We start liturgy @ 10 sunday mornings and end by 12 if we're lucky, but with memorials it can go into 12.15-12.30 noon. I just love how Catholics have daily mass which last 45 minutes o an hour so you can still pray and get communion throughout the week but don't have to stay for very long. Again I love liturgy but it would be so much more practical if on weekdays, it could just be 45 minutes and you're out.
I guess I'm trying to determine why it takes so long for your priest to complete the Liturgy. This morning, our GOA DL started at 9:30 and was over, including the sermon and a memorial, by 11:15. The Gospel, Lord's Prayer, and Creed were done in both languages, but the vast majority of it (90%) was in English, which in my experience seems to take longer to complete than Greek!
One priest told me that, within the GOA, the Archdiocese once had a directive that a Liturgy of St. John Crysostom should take between 1 hour 5 minutes and 1 hour 15 minutes to complete, including the sermon but not including memorials, artoklasia, etc. Perhaps the priest may have been mistaken regarding the Archdiocesan directive, but he absolutely kept the Liturgies he celebrated to those time guidelines, and in Greek he was able to complete the Liturgy basically in an hour.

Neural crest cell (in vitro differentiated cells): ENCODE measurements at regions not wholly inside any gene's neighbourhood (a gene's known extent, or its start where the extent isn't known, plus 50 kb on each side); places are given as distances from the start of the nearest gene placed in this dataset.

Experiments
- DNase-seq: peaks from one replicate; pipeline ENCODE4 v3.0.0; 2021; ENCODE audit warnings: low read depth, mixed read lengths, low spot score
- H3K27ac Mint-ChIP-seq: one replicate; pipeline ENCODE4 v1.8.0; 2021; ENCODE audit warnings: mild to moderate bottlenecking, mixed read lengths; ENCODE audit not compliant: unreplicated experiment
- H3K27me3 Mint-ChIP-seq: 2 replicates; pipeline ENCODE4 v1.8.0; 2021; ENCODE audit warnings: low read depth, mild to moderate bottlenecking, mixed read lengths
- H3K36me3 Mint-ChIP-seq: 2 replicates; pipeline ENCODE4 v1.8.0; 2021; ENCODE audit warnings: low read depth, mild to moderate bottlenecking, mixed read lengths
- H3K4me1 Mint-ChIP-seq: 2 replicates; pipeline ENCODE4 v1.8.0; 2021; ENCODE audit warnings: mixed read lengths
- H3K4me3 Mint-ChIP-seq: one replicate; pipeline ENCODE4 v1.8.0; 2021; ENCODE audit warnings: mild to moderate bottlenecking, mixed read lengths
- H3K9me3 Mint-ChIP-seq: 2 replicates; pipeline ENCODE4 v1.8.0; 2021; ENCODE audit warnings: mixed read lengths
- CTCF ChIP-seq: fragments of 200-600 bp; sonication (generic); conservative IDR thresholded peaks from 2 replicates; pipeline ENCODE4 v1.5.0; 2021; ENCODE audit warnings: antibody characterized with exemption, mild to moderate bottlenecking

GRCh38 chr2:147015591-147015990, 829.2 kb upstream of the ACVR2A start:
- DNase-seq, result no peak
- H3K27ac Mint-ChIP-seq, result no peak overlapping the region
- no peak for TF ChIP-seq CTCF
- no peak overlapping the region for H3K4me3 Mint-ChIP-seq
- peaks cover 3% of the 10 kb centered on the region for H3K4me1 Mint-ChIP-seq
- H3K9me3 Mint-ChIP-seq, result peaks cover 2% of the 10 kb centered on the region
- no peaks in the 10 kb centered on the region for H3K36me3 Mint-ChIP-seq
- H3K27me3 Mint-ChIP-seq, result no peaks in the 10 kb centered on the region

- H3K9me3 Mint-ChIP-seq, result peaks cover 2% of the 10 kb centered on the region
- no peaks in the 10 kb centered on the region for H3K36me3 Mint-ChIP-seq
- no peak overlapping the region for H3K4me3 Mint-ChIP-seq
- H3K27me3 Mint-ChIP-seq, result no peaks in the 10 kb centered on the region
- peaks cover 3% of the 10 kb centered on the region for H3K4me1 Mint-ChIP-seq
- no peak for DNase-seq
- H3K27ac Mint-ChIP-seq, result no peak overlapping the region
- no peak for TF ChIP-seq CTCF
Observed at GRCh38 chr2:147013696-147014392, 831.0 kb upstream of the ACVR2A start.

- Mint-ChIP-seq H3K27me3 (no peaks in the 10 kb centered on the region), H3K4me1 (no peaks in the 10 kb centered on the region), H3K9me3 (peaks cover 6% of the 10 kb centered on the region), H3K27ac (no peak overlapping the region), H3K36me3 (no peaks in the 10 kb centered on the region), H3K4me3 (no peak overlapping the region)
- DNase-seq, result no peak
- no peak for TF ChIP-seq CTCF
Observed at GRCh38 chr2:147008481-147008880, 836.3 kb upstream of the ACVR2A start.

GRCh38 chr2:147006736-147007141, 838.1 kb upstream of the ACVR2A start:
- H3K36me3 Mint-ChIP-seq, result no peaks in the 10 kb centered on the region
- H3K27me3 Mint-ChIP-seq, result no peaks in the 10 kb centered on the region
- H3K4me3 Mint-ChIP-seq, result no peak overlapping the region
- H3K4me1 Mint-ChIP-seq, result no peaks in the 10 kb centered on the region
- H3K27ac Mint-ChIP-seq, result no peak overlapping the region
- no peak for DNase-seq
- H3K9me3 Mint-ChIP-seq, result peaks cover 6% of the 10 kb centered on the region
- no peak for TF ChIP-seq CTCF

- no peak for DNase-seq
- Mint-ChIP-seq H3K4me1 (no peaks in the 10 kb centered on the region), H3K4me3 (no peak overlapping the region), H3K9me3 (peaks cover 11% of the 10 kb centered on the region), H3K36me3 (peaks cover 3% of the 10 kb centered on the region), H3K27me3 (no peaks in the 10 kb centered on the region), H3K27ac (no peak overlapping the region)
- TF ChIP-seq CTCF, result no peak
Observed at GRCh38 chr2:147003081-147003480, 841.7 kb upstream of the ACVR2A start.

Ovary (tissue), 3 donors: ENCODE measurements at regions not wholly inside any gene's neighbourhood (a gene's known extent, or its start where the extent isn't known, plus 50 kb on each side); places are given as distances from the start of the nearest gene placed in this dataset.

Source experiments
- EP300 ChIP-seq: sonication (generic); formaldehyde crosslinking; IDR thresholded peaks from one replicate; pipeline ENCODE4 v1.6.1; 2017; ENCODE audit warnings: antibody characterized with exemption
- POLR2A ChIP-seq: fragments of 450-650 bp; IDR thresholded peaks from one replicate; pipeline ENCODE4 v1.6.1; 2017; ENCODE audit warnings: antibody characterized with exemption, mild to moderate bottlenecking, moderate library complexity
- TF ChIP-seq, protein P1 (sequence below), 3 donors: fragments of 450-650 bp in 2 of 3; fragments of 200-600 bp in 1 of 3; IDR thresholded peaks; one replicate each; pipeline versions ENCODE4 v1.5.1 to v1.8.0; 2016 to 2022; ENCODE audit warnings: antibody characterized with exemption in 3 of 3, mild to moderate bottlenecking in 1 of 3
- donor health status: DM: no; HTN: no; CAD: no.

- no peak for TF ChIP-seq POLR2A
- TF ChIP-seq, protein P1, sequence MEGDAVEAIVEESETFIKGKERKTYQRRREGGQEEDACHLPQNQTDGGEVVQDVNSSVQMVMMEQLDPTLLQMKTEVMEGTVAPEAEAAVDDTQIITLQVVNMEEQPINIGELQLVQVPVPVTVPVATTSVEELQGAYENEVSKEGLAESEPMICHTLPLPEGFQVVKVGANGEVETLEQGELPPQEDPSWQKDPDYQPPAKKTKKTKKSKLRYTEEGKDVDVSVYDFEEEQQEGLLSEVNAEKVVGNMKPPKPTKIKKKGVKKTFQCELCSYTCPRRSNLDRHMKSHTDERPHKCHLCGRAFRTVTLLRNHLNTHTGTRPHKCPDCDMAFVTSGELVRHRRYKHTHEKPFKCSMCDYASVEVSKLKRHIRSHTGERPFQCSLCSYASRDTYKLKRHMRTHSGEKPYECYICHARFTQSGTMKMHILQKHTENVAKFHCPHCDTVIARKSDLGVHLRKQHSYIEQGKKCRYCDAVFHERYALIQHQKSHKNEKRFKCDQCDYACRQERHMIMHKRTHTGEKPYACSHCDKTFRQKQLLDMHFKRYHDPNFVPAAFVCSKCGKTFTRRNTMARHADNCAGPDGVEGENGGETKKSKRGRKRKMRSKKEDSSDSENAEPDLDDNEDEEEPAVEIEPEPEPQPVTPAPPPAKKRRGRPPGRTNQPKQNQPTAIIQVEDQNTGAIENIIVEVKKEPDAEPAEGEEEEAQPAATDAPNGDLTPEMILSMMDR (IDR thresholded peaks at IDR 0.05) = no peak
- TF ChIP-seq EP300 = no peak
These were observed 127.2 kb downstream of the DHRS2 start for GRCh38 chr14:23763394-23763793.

Are there many people receiving the Eucharist? If so, what a blessing! Would having more deacons or priests help reduce the time for the Eucharist distribution?
Does your priest repeat a lot of the Liturgy in different languages? Chant slowly?
And, btw---I am not in favor of 'adjusting' our services. They can be completed with alacrity and IMO shortening the service to accommodate the needs of some parishioners to get out of Church more quickly is just a non-starter.
Also, just as there are no new heresies, we should not adjust the language of the Liturgy because the 'Christological controversies are not present nowadays' is not an accurate statement, especially when looking at some of the various sects out there nowadays.
However, possibly new hymns could be developed that may be introduced into Orthros or whatever that may decry things like The Da Vinci Code
as long as this introduction was done properly and not independant of our hierarchs.
I think a better method to educate would be to conduct a class for the adult learners in the evening to debunk this claptrap, and continue to hold these meetings on a regular basis so the adult parishioners can get the information they need from the Church addressing their current issues instead of tinkering with the Liturgy.
It would be cool to see which Church hymns actually debunk the lies put forth in The Da Vinci Code
and use them in your class. That may help to get increased attendance at Vespers/Orthros when people see that these services will help answer their questions....
But, I'm an idealist!